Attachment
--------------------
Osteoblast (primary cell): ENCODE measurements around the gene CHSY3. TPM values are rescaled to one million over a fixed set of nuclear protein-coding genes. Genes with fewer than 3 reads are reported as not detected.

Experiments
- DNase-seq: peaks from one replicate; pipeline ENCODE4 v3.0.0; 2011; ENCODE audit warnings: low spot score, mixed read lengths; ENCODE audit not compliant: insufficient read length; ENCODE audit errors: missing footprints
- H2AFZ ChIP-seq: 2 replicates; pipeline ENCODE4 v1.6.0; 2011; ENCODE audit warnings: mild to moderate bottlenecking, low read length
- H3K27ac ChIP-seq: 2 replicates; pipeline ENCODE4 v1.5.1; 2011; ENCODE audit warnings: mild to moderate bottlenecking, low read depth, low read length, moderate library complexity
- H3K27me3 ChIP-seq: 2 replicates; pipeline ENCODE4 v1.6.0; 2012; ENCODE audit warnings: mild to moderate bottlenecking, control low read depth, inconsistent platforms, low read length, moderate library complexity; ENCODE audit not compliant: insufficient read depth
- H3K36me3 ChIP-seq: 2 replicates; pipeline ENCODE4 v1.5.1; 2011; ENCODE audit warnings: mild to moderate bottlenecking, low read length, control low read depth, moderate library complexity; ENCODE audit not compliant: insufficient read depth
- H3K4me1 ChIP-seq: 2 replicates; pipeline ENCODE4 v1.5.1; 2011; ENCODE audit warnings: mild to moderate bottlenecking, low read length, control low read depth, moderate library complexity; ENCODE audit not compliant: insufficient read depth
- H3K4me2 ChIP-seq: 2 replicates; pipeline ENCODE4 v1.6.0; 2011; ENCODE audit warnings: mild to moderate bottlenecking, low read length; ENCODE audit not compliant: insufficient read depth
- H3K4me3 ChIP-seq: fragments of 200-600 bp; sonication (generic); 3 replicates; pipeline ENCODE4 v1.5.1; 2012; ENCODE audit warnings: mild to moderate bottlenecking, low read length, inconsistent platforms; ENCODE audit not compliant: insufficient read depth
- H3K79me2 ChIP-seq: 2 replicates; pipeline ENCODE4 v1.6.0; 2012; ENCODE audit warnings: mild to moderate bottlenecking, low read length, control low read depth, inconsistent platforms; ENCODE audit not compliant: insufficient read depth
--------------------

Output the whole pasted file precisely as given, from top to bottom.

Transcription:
Osteoblast (primary cell): ENCODE measurements around the gene CHSY3. TPM values are rescaled to one million over a fixed set of nuclear protein-coding genes. Genes with fewer than 3 reads are reported as not detected.

Experiments
- DNase-seq: peaks from one replicate; pipeline ENCODE4 v3.0.0; 2011; ENCODE audit warnings: low spot score, mixed read lengths; ENCODE audit not compliant: insufficient read length; ENCODE audit errors: missing footprints
- H2AFZ ChIP-seq: 2 replicates; pipeline ENCODE4 v1.6.0; 2011; ENCODE audit warnings: mild to moderate bottlenecking, low read length
- H3K27ac ChIP-seq: 2 replicates; pipeline ENCODE4 v1.5.1; 2011; ENCODE audit warnings: mild to moderate bottlenecking, low read depth, low read length, moderate library complexity
- H3K27me3 ChIP-seq: 2 replicates; pipeline ENCODE4 v1.6.0; 2012; ENCODE audit warnings: mild to moderate bottlenecking, control low read depth, inconsistent platforms, low read length, moderate library complexity; ENCODE audit not compliant: insufficient read depth
- H3K36me3 ChIP-seq: 2 replicates; pipeline ENCODE4 v1.5.1; 2011; ENCODE audit warnings: mild to moderate bottlenecking, low read length, control low read depth, moderate library complexity; ENCODE audit not compliant: insufficient read depth
- H3K4me1 ChIP-seq: 2 replicates; pipeline ENCODE4 v1.5.1; 2011; ENCODE audit warnings: mild to moderate bottlenecking, low read length, control low read depth, moderate library complexity; ENCODE audit not compliant: insufficient read depth
- H3K4me2 ChIP-seq: 2 replicates; pipeline ENCODE4 v1.6.0; 2011; ENCODE audit warnings: mild to moderate bottlenecking, low read length; ENCODE audit not compliant: insufficient read depth
- H3K4me3 ChIP-seq: fragments of 200-600 bp; sonication (generic); 3 replicates; pipeline ENCODE4 v1.5.1; 2012; ENCODE audit warnings: mild to moderate bottlenecking, low read length, inconsistent platforms; ENCODE audit not compliant: insufficient read depth
- H3K79me2 ChIP-seq: 2 replicates; pipeline ENCODE4 v1.6.0; 2012; ENCODE audit warnings: mild to moderate bottlenecking, low read length, control low read depth, inconsistent platforms; ENCODE audit not compliant: insufficient read depth